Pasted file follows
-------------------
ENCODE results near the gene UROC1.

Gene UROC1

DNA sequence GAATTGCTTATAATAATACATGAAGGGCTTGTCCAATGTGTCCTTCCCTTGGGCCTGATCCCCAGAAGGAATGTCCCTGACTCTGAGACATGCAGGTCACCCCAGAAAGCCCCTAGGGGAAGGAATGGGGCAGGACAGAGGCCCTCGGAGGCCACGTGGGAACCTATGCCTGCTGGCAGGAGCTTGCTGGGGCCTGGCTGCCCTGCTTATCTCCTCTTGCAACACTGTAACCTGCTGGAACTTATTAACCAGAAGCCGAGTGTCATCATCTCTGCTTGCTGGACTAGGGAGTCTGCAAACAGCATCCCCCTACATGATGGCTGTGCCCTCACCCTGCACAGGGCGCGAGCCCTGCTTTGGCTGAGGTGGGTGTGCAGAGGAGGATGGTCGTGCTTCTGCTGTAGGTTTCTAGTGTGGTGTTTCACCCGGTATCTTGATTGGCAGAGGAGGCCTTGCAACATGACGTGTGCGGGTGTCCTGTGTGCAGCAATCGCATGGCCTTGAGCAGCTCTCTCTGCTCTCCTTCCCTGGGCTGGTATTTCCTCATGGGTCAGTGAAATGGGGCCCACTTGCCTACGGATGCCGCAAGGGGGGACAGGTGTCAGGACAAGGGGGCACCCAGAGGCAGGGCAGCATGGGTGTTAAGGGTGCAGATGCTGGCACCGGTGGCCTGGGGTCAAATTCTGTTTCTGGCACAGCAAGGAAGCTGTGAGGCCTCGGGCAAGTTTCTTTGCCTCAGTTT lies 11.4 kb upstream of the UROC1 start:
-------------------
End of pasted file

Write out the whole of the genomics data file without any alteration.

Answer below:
ENCODE results near the gene UROC1.

Gene UROC1

DNA sequence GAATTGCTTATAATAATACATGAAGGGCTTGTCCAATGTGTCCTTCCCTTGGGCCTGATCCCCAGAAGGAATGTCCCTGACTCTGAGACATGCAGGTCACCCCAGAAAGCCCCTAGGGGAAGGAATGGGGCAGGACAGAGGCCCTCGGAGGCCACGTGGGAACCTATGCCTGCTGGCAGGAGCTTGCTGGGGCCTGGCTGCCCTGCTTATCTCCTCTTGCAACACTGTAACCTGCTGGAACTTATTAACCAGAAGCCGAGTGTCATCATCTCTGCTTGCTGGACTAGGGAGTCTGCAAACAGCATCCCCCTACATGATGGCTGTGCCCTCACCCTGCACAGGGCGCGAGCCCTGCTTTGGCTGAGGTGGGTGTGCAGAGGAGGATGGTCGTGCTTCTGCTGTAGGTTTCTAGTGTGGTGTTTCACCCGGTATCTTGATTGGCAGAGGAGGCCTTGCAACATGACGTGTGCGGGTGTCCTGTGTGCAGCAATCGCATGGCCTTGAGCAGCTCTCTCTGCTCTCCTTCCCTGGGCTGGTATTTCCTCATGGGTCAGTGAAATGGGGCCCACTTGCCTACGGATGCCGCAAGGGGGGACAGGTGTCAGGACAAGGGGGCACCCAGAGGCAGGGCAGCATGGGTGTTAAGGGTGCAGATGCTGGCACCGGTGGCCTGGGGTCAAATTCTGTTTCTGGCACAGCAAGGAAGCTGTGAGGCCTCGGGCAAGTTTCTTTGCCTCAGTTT lies 11.4 kb upstream of the UROC1 start: